I’m considering your question on the male figures, too. They don’t seem to move through the same world as the female figures. I’m not sure they do see what’s happened. Their vision appears differently attuned, perhaps to the pocket change they are carrying, as you put it so well. I like thinking of the green women as social structures and infrastructures. They are the ones who form this world. They are the stakes, even when what they are holding down is diaphanous or rising, even if they themselves are rising.
Still, I can’t help but think about how much the narrator often wants to escape the other female figures, the fact that sometimes they give her trouble. What is it she wants to escape, and where does she want to escape to? Sometimes it seems it is only the children who are good. When she looks at them, she feels relieved, “swollen with kindly thoughts.” Yet, the river is swelling too…
I must offer this again: “They are the stakes, even when what they are holding down is diaphanous or rising, even if they themselves are rising.” What a wonderful way to imagine them. And there is something interesting about how goodness is examined, or how it is fleeting, or even how NDiaye considers behavior or what it means to behave. The children are good, they listen, or maybe they have not yet learned to defy. And is the narrator any good? Is her own green mother, or her stepmother, who is also her childhood best friend? The narrator wants to escape the disappointment of these green figures, to be completely rid of their moral uncertainty. But later, while imagining their potential disappearance, she begins to question her own sense of originality. This duality is masterful: the narrator’s experience of all the green is filled with repulsion, but also with desperate longing.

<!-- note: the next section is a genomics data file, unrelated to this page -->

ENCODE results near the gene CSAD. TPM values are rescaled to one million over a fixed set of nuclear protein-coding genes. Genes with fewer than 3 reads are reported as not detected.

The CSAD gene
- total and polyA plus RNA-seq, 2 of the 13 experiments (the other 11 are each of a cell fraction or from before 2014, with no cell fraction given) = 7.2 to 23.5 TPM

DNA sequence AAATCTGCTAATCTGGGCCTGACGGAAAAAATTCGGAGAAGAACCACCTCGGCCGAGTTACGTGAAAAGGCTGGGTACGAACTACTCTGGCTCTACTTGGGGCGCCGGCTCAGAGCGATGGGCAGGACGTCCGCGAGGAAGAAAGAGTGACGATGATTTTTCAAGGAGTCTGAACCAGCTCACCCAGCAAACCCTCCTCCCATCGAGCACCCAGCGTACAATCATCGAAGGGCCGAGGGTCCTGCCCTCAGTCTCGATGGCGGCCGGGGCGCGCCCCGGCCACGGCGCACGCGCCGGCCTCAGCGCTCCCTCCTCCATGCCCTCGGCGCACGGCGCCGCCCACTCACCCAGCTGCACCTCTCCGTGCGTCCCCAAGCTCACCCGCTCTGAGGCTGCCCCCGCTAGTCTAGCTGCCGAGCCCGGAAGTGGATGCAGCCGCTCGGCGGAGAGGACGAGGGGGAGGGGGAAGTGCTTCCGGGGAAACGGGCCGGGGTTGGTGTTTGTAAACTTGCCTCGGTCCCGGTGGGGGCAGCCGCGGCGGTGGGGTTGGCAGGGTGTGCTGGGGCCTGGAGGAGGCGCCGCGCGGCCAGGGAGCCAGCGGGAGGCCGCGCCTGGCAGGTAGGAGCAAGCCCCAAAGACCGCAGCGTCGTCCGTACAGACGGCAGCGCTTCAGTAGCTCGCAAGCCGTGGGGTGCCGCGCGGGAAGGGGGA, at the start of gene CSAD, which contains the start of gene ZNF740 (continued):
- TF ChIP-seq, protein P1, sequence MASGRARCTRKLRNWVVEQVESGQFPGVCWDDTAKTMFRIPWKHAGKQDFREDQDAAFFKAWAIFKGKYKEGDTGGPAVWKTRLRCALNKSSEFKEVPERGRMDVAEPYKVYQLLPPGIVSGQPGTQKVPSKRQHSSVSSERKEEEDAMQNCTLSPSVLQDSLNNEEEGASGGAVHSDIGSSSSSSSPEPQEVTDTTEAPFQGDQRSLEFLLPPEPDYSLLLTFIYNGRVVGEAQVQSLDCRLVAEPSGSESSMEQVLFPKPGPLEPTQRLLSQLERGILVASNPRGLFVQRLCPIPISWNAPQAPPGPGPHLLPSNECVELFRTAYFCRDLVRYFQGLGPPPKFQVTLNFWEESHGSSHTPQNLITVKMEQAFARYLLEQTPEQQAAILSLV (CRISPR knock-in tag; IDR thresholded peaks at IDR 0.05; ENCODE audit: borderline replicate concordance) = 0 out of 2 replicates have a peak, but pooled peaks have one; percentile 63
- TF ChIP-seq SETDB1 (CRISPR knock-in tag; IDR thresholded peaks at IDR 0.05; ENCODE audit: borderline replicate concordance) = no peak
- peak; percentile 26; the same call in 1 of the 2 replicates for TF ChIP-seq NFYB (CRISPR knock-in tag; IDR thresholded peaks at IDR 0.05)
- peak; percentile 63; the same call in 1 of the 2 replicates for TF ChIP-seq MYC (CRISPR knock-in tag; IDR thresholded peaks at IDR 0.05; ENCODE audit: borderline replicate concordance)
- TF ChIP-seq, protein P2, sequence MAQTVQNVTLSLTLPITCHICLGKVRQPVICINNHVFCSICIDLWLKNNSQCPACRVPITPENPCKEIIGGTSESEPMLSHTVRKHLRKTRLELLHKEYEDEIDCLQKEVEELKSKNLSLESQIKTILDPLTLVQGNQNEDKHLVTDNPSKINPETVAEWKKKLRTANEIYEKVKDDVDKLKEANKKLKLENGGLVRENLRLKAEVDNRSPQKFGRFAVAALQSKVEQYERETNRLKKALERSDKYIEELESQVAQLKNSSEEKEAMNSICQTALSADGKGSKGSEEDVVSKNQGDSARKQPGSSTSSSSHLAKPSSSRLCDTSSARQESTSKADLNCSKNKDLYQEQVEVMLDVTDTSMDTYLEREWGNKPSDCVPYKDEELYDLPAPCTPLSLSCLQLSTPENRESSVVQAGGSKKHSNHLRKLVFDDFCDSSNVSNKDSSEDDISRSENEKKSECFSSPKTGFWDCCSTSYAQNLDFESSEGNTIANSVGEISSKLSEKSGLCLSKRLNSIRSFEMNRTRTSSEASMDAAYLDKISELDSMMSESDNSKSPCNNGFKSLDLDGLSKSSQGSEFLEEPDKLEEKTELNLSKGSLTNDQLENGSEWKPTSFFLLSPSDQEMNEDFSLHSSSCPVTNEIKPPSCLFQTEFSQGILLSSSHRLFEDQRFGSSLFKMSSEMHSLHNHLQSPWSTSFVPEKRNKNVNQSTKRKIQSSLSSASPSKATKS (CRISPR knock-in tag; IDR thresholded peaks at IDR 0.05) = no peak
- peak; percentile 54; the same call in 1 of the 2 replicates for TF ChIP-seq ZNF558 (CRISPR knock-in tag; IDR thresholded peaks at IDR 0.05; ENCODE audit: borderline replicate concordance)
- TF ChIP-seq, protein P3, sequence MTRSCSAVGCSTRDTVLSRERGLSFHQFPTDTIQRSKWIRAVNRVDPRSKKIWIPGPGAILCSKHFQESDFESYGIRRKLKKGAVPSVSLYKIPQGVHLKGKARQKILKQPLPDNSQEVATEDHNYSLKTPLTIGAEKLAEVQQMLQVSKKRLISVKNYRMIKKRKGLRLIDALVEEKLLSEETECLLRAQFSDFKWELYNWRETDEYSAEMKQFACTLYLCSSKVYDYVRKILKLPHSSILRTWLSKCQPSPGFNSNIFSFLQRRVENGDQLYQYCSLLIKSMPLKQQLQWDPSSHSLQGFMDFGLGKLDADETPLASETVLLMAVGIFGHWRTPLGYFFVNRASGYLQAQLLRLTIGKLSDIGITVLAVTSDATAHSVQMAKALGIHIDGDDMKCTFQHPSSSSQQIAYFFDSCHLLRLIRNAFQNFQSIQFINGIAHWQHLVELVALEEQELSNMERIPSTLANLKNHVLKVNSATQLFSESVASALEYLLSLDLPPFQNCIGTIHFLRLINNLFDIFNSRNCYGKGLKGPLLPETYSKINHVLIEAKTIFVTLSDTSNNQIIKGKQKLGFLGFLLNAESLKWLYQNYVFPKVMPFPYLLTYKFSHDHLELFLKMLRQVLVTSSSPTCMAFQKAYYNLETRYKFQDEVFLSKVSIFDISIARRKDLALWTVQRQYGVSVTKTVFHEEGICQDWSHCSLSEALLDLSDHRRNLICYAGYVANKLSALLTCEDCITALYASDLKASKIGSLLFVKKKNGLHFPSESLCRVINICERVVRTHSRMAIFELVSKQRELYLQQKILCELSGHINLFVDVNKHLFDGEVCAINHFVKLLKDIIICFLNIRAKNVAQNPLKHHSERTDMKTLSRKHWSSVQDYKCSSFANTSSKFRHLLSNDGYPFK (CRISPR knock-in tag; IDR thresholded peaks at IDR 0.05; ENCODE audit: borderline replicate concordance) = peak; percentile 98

This simultaneous desire for space and proximity is also reflected in the hybridity of Self-Portrait in Green. The striking black and white photographs (with the exception of the opening image, Décrire, offered in color)—those by Julie Ganzin, and those left uncredited—shift the social atmosphere, the constructed environment, and they offer a horizontal knowledge. I’m curious about your experience of these images, of seeing them for the first time set against the text. How did they affect you? How do their patterns, omissions, and obstructions unearth or amplify the green?
It is a masterful duality, I agree, and this passage from the book comes to me when I think of it, of the repulsion and the longing: “Because four times a day my heart was gripped by something unnamable, though not absolutely malign, the moment I passed by the farm with the lone banana tree in its fenced yard…”
I love what you say about the way the photographs shift the social atmosphere and offer a horizontal knowledge. For me, seeing them in this edition of the book deepens the book’s mystery, which I didn’t think was possible, because it already goes so far in that regard. I know not to read the images literally, but taken together with the text, they make me consider what you don’t see in a photograph. You see a woman and a child, for example, but you don’t see what they will grow into, what they will be to each other through time. In a photograph, you may not be able to discern uncertainty, alienation, rejection. You cannot see a person’s death.